A unique collection of documents from a significant activist movement that challenged the established order of architectural practice both in the private and public sectors goes online in November. In the mid-1970s the New Architecture Movement (NAM) gave a voice to progressive and inclusive initiatives that encouraged people to promote social change and greater equality through their work in the built environment.
The launch of NAM’s archive provides both a new resource for historical research and also a challenge to present and future generations in the field to reinterpret and apply NAM’s radical ideas to current issues. NAM brought together young idealistic architects, engineers and planners from across the UK seeking ways to reform working practices and the planning and development process. In an intensely productive period from 1975-80 the movement ran workshops, campaigns and seminars on a range of issues – professional education and governance, workplace structures, feminism, public sector design, worker unionisation – to create an alternative vision that put the priorities of people and communities ahead of developers,corporations and officials.
The archive brings together previously unavailable historical documents and publications held by former members that give a comprehensive picture of NAM’s aims, actions and achievements. It also provides an insight into the workings of activist groups in the 1970s, a period when many young people came together to advance the idealism of the 1960s and find practical and effective ways to promote social change. Key items include the NAM Handbook, which captures the essence of the movement’s objectives, structure and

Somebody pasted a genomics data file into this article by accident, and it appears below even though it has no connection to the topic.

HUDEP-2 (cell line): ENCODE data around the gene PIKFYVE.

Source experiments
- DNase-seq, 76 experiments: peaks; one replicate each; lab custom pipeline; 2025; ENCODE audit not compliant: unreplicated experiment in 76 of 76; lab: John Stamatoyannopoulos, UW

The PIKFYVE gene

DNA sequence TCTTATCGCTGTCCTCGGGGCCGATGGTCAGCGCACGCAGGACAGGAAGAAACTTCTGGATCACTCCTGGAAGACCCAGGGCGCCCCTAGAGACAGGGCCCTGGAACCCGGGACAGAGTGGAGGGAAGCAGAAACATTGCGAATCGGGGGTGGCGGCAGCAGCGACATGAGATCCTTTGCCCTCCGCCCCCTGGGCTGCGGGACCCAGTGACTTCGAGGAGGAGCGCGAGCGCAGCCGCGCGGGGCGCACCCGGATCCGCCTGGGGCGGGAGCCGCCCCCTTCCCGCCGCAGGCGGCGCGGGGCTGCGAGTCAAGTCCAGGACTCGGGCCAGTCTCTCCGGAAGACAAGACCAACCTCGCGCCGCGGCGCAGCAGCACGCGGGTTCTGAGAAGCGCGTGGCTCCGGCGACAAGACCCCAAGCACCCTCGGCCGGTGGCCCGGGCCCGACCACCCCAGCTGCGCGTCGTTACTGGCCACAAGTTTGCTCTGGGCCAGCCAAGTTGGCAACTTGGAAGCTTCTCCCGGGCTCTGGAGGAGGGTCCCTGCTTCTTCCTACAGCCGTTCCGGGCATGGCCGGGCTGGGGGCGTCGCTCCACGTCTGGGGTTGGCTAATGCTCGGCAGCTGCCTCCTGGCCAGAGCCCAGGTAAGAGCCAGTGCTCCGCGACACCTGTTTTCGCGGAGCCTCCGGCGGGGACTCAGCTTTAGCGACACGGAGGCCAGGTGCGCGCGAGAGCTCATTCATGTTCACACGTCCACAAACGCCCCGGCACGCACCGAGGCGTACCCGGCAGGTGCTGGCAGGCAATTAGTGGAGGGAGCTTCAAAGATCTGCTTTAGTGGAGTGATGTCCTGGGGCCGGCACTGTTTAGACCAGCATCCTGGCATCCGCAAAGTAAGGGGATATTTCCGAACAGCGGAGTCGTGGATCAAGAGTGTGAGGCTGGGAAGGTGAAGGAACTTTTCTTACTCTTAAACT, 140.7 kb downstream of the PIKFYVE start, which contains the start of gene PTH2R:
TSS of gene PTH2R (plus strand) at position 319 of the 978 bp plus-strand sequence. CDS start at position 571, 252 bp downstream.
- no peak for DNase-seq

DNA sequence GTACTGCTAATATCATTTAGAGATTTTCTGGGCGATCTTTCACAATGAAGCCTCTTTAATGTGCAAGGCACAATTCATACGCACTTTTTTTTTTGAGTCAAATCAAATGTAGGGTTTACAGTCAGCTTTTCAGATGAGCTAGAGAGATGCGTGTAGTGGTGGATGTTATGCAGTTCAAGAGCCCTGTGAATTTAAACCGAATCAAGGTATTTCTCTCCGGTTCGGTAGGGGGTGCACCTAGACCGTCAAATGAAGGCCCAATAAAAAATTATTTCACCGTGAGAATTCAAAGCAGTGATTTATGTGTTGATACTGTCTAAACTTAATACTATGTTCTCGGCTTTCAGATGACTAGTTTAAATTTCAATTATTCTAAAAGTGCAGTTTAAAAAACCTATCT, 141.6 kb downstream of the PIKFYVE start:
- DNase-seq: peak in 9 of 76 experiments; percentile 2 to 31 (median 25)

activities, and a complete set of the movement’s lively magazine SLATE. With its provocative alternative graphics, SLATE encapsulates the collective energy of 1970s grassroots activism.
In 1980 the New Architecture Movement members moved on to develop their ideas, both in groups such as Matrix Feminist Design Co-operative and the Public Design Service, and also in the professional practice of individual former members. Between 1979 – 1985, Haringey Council Architects Department implemented a number of pioneering features from the NAM Public Design Service proposals, many of which went on to become adopted more widely. More recently there has been a renewed interest in the causes and issues that NAM championed in discourse, exhibitions and articles, and it is hoped the archive’s launch will further stimulate debate and fresh ideas to meet the critical challenges in the built environment today.
NAM’s digital archive is available at http://newarchitecturemovement.org
The website is hosted by MayDay Rooms, which also houses the physical archive, and is freely accessible at the MayDay Rooms’ office at 88 Fleet St, London EC4Y 1DH